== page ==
SμS: Swiss Muon Source
µSR - Muon Spin Rotation, Relaxation or Resonance: A research tool using muons as sensitive local magnetic probes in matter.
Research at the LMU focuses mainly on magnetic properties of materials and on positive muons or muonium (bound state of a positive muon and an electron) as light protons or hydrogen substitutes in matter.
Worldwide unique: The Low-Energy Muon Beam and µSR Spectrometer for the study of thin films, layers and surfaces, the possibility to perform high-field µSR with a field up to 9.5 Tesla, and the Extraction of Muons On Request for high frequency resolution and slow relaxation measurements.
Latest scientific SμS highlights:
Magnetic topological phases of quantum matter are an emerging frontier in physics and materials science, of which kagome magnets appear as a highly promising platform. Here, we explore magnetic correlations in the recently identified topological kagome system TbMn6Sn6 using muon spin rotation, combined with local field analysis and neutron diffraction. Our studies identify an out-of-plane ferrimagnetic structure with slow magnetic fluctuations which exhibit a critical slowing down below T*C1 ≃ 120 K and finally freeze into static patches with ideal out-of-plane order below TC1 ≃ 20 K....
Microscopic evidence for anisotropic multigap superconductivity in the CsV3Sb5 kagome superconductor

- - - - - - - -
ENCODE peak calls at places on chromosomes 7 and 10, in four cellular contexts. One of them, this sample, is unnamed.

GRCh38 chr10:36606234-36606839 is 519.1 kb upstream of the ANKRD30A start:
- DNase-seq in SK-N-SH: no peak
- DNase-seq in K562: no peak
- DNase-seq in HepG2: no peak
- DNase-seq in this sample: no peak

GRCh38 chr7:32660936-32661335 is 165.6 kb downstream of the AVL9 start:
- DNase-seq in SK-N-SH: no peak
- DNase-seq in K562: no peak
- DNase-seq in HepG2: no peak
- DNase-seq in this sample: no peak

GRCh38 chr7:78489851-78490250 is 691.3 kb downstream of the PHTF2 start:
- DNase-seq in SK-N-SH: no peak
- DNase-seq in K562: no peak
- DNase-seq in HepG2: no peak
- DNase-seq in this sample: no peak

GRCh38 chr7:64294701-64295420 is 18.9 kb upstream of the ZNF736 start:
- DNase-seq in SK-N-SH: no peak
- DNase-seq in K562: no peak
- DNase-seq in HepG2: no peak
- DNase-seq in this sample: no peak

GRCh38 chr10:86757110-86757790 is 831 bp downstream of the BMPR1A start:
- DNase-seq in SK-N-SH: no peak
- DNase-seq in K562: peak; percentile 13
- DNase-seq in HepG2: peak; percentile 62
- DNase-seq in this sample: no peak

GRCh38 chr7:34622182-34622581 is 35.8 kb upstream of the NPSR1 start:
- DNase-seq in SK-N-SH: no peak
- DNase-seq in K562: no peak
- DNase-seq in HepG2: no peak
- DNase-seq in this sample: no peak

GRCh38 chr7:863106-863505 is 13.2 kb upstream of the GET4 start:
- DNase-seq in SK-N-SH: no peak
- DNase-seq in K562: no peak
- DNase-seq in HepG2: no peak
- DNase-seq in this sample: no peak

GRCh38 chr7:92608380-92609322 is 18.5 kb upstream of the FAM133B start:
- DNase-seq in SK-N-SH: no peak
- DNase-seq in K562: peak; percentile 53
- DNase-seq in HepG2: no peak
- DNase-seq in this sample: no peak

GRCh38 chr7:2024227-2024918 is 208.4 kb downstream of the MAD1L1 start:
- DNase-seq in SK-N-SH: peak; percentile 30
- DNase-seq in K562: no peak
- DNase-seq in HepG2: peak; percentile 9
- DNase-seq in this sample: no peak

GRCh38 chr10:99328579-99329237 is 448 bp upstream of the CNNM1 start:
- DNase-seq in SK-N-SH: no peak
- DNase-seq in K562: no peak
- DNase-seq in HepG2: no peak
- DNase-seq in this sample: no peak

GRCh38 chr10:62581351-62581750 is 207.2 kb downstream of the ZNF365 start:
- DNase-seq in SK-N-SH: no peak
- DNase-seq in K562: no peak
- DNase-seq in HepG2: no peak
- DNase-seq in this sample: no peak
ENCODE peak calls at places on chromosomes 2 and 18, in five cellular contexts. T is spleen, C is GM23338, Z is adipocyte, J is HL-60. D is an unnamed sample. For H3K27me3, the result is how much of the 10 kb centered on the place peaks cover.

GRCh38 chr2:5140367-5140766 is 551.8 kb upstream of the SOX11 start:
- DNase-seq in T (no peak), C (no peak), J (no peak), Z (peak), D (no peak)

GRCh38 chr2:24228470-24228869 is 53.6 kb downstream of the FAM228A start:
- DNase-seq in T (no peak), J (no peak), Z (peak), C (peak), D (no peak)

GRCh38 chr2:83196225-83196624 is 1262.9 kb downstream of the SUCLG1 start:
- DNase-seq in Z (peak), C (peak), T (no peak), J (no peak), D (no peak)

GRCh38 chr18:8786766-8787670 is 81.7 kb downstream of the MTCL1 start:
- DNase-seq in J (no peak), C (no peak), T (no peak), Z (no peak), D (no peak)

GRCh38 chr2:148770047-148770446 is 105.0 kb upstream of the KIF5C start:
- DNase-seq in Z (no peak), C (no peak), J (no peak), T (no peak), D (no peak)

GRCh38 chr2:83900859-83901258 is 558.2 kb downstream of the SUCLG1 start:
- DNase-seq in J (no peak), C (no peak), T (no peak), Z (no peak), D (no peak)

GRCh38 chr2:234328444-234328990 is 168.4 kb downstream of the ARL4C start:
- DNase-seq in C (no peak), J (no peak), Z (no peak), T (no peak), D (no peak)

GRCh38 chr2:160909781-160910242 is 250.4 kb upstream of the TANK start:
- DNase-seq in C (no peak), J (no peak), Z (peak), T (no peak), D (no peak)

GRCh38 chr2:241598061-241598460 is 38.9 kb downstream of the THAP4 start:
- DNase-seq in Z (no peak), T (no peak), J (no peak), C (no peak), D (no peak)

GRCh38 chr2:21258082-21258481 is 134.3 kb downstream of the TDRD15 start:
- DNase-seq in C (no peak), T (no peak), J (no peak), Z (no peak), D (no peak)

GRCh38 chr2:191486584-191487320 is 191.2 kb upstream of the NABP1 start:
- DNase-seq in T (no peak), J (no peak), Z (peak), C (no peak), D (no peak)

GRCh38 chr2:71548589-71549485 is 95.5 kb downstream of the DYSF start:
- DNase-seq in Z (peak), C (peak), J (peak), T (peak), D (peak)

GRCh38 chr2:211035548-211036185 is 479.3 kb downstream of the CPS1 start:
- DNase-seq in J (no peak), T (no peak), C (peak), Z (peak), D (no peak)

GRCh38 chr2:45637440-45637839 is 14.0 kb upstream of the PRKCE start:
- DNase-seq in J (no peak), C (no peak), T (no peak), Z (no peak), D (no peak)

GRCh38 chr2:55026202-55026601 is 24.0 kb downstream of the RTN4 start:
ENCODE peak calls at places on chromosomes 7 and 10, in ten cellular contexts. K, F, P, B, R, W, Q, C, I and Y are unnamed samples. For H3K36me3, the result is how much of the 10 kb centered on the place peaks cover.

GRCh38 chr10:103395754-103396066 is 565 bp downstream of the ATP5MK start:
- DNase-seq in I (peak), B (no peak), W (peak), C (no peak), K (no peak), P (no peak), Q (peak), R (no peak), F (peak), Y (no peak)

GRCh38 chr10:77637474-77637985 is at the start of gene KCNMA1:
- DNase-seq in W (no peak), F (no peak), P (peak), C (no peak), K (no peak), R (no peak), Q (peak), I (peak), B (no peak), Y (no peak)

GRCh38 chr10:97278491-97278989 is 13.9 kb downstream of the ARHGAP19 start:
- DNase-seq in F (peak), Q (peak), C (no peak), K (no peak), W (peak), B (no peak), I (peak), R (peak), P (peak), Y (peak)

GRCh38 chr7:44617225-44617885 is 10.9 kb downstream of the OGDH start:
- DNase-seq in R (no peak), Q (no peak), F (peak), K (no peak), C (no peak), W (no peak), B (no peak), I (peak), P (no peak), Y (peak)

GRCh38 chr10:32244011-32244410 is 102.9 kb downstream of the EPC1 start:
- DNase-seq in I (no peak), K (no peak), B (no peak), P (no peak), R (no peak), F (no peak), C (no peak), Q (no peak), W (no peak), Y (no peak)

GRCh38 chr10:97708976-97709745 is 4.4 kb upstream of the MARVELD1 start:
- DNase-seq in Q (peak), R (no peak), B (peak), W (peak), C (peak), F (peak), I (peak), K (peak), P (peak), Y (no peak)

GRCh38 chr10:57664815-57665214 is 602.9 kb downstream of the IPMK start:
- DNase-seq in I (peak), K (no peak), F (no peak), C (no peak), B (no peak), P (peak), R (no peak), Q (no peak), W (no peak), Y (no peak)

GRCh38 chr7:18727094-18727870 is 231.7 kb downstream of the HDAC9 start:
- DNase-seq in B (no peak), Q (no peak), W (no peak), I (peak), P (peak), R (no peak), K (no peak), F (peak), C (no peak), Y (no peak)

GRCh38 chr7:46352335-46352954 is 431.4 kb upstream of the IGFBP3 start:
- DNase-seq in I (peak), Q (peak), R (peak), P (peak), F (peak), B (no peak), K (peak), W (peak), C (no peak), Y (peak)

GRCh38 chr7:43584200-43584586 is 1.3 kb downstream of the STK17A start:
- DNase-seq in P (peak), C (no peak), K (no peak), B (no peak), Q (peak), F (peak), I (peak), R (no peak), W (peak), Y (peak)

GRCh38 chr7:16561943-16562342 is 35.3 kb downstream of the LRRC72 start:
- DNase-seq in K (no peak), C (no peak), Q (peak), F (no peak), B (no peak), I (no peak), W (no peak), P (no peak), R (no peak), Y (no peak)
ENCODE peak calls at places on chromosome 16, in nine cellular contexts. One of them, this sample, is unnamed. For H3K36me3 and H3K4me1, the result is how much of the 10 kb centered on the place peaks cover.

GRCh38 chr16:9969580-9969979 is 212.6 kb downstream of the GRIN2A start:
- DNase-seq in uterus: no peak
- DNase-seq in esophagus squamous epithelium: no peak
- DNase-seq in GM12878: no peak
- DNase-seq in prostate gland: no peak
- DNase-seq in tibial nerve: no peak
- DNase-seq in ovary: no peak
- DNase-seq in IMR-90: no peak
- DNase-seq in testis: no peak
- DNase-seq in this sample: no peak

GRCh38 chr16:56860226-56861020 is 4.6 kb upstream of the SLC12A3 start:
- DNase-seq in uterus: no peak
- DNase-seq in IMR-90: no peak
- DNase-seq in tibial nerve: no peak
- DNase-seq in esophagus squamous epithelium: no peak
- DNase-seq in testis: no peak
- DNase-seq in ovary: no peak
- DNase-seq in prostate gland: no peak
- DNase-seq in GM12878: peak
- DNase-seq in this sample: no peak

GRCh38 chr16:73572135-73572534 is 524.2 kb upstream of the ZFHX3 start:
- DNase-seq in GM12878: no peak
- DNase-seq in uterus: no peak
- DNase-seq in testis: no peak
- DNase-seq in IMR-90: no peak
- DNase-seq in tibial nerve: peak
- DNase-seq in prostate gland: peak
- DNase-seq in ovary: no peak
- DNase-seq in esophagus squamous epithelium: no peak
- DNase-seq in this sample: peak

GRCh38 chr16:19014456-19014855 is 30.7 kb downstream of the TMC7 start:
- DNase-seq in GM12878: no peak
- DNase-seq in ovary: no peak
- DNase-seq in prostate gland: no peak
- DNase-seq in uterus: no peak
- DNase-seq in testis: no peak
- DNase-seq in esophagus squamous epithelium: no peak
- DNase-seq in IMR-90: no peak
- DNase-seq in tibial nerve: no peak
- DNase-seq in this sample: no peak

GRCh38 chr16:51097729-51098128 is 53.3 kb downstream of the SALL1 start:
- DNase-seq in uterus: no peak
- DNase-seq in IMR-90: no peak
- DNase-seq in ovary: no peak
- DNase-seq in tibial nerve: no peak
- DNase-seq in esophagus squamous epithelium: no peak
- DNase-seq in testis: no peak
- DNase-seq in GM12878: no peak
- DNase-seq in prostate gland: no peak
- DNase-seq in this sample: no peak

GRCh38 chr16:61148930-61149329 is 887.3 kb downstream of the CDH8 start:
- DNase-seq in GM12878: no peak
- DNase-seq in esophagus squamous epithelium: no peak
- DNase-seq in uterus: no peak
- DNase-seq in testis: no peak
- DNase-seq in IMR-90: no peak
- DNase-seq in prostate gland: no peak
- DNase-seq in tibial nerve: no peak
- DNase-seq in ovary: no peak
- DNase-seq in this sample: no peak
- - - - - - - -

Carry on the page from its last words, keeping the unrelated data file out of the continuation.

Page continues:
The recently discovered kagome superconductor CsV3Sb5 (Tc ≃ 2.5 K) has been found to host charge order as well as a non-trivial band topology, encompassing multiple Dirac points and probable surface states. Such a complex and phenomenologically rich system is, therefore, an ideal playground for observing unusual electronic phases. Here, we report anisotropic superconducting properties of CsV3Sb5 by means of transverse-field muon spin rotation (μSR) experiments.
Topological semimetals are three dimensional materials with symmetry-protected massless bulk excitations. As a special case, Weyl nodal-line semimetals are realized in materials having either no inversion or broken time-reversal symmetry and feature bulk nodal lines. The 111-family, including LaNiSi, LaPtSi and LaPtGe materials (all lacking inversion symmetry), belongs to this class. Here, by combining muon-spin rotation and relaxation with thermodynamic measurements, we find that these materials exhibit a fully- gapped superconducting ground state, while spontaneously breaking time-reversal symmetry at the superconducting transition.